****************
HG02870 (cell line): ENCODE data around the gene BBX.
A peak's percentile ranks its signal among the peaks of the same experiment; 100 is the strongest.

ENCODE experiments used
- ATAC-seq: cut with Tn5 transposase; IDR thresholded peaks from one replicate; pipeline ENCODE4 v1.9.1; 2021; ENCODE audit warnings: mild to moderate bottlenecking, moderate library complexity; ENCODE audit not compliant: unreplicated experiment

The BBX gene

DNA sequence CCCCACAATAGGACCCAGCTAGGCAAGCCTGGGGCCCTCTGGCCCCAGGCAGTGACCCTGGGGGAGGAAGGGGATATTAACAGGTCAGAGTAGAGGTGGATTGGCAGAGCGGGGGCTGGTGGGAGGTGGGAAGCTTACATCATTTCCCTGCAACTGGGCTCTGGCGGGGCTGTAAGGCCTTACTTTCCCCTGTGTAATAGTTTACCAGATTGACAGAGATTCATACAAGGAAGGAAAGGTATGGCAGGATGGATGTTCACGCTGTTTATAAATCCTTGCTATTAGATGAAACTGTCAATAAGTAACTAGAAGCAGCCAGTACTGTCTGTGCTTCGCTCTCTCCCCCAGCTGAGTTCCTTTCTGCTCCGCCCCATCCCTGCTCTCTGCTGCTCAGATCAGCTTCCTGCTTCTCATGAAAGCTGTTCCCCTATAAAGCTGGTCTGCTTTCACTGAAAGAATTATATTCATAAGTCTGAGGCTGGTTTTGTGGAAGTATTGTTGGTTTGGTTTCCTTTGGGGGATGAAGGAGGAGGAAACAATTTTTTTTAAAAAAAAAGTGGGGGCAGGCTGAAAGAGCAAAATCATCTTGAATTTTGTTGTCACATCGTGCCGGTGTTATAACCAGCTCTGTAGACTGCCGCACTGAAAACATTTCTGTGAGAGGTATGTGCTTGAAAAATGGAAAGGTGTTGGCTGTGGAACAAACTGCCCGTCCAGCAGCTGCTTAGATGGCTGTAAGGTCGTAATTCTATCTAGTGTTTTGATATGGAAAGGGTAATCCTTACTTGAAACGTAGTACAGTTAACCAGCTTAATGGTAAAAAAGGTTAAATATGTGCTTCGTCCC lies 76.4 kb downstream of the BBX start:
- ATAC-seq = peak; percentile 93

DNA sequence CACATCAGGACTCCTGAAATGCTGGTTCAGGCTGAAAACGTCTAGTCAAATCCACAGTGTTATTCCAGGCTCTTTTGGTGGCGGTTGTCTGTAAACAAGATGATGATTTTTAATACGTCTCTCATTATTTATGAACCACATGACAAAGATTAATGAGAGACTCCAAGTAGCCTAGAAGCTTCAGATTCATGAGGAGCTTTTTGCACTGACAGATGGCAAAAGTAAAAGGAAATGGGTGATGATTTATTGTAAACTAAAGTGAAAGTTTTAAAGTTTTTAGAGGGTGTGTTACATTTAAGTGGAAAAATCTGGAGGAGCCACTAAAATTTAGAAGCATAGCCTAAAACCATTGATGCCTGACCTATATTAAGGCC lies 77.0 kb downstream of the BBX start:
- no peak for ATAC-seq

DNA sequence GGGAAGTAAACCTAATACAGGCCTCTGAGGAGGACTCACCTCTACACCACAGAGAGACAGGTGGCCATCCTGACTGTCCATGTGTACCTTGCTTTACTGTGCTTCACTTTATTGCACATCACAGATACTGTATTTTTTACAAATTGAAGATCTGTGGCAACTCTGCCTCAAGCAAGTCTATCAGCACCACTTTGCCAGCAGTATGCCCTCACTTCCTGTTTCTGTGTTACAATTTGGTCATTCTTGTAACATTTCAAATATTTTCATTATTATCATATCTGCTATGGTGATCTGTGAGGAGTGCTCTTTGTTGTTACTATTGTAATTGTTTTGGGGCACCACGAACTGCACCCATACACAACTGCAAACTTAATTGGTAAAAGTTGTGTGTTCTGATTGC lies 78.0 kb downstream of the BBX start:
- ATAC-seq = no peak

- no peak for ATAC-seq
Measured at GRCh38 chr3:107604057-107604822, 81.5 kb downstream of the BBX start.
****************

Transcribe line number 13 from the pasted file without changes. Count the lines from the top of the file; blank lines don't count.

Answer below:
Measured at GRCh38 chr3:107604057-107604822, 81.5 kb downstream of the BBX start.